|Cited Patent||Filing date||Publication date||Applicant||Title|
|US1075506 *||Mar 19, 1913||Oct 14, 1913||George W Smith||Vise.|
|US1322612 *||Dec 27, 1916||Nov 25, 1919||Upsetting-machine|
|US2887918 *||May 27, 1957||May 26, 1959||B & J Mfg Company||Vise for supporting a pipe during caulking|
|US3084893 *||Mar 30, 1961||Apr 9, 1963||Symons Mfg Co||Quick-release temporary articulated i-beam hanger|
|US3953016 *||Feb 14, 1975||Apr 27, 1976||United Aircraft Products, Inc.||Braze fixture|
|US4240621 *||May 15, 1978||Dec 23, 1980||Dominic Daddato||Multidirectional vise square device|
|SU1187981A1 *||Title not available|
|Citing Patent||Filing date||Publication date||Applicant||Title|
|US7059511 *||Mar 15, 2004||Jun 13, 2006||Honeywell International Inc.||Adjustable force and position pre-load welding fixture|
|US7070086 *||Mar 3, 2004||Jul 4, 2006||Honeywell International Inc.||Sensor pre-load and weld fixture apparatus and method|
|US20050194362 *||Mar 3, 2004||Sep 8, 2005||Honeywell International, Inc.||Sensor pre-load and weld fixture apparatus and method|
|US20050199678 *||Mar 15, 2004||Sep 15, 2005||Honeywell International, Inc.||Adjustable force and position pre-load welding fixture|
|US20140339751 *||May 14, 2013||Nov 20, 2014||Asti Global Optoelectronics (Suzhou) LTD||Fixture for clamping workpiece|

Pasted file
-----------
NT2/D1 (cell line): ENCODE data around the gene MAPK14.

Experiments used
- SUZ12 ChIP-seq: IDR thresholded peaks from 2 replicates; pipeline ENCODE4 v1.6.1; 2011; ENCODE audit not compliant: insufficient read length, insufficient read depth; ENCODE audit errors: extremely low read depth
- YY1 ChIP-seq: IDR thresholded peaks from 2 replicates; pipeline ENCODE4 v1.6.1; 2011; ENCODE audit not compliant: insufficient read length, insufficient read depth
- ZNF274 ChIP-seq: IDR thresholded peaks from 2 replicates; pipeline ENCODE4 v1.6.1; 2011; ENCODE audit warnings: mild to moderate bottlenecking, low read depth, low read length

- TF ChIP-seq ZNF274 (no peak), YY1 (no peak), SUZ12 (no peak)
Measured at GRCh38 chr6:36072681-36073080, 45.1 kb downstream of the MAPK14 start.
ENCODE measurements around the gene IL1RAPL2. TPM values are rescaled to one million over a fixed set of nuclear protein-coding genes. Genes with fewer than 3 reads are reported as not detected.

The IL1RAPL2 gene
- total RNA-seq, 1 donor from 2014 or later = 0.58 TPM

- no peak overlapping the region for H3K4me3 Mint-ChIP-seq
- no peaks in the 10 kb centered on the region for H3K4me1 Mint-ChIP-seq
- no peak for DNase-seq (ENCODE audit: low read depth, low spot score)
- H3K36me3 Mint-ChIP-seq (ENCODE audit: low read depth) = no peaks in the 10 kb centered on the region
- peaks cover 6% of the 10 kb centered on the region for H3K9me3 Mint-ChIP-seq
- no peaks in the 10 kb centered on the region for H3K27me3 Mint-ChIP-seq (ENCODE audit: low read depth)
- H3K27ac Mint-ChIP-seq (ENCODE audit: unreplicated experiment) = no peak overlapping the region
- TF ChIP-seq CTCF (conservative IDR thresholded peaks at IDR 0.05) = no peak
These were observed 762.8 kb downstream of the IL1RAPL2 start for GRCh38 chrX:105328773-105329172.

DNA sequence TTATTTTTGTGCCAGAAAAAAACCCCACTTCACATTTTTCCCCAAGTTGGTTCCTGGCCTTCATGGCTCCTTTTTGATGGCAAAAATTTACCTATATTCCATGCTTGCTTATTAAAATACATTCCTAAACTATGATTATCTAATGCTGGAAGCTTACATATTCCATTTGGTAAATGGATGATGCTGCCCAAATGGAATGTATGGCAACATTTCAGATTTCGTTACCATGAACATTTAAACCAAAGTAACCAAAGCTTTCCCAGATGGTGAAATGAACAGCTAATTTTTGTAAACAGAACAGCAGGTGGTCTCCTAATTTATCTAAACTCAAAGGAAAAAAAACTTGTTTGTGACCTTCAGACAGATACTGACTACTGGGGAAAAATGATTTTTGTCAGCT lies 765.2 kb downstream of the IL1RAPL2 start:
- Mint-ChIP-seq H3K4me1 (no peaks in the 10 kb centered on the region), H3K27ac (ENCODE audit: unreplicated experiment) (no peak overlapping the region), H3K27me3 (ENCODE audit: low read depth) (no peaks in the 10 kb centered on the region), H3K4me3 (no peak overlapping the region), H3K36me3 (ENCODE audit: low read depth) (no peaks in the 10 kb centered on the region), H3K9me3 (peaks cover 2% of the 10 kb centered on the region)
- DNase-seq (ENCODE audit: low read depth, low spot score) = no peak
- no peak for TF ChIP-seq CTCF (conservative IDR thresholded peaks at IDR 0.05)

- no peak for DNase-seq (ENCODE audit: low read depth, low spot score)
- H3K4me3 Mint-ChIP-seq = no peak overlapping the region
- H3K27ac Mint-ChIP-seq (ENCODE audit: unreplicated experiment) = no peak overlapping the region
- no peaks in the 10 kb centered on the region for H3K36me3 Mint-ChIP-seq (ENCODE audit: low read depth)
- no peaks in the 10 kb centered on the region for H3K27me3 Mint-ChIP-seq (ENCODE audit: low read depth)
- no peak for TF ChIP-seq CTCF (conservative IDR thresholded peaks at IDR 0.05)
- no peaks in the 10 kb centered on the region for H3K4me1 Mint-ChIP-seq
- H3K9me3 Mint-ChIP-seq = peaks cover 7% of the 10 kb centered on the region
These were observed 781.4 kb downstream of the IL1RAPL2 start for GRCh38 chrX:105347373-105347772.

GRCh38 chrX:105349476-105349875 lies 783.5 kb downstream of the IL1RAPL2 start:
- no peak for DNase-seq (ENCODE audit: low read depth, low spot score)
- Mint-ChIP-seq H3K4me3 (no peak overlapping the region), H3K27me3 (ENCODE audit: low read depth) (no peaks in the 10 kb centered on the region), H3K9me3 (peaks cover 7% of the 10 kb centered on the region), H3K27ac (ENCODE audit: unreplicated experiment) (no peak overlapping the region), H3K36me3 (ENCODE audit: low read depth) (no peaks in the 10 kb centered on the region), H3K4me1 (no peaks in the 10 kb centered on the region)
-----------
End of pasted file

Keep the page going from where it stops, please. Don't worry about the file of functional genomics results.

|EP1023970A1 *||Jan 7, 2000||Aug 2, 2000||Unova IP Corp.||Pneumatic clamp|
|EP2047950A1||Oct 12, 2007||Apr 15, 2009||Wesoba Werkzeug- und Sondermaschinenbau GmbH||Clamp|
|U.S. Classification||269/227, 269/233, 269/239|
|International Classification||B25B5/06, B25B5/16, B25B5/08, B25B1/08|
|Cooperative Classification||B25B1/08, B25B5/08, B25B5/061, B25B5/163|
|European Classification||B25B5/16B, B25B5/08, B25B5/06B, B25B1/08|
|Nov 16, 1992||AS||Assignment|
Owner name: AMERICAN TELEPHONE AND TELEGRAPH COMPANY, NEW YORK
Free format text: ASSIGNMENT OF ASSIGNORS INTEREST.;ASSIGNORS:LAWRENCE, CLYDE A.;PAWLENKO, IVAN;POTTEIGER, BRIAN D.;REEL/FRAME:006320/0836
Effective date: 19921110
|Sep 3, 1996||AS||Assignment|
Owner name: DU PONT CHEMICAL AND ENERGY OPERATIONS, INC., DELA
Free format text: ASSIGNMENT OF ASSIGNORS INTEREST;ASSIGNOR:E.I. DU PONT DE NEMOURS AND CO., A DE CORP.;REEL/FRAME:007991/0711
Effective date: 19960531
Owner name: DUPONT PHOTOMASKS, INC. (A CORP. OF DELAWARE), TEX
Free format text: ASSIGNMENT OF ASSIGNORS INTEREST;ASSIGNOR:DU PONT CHEMICAL AND ENERGY OPERATIONS, INC.;REEL/FRAME:007991/0728
Effective date: 19960531
|Jan 28, 1997||FPAY||Fee payment|
Year of fee payment: 4
|Feb 27, 2001||FPAY||Fee payment|
Year of fee payment: 8
|Mar 30, 2005||REMI||Maintenance fee reminder mailed|
|Sep 14, 2005||LAPS||Lapse for failure to pay maintenance fees|
|Nov 8, 2005||FP||Expired due to failure to pay maintenance fee|
Effective date: 20050914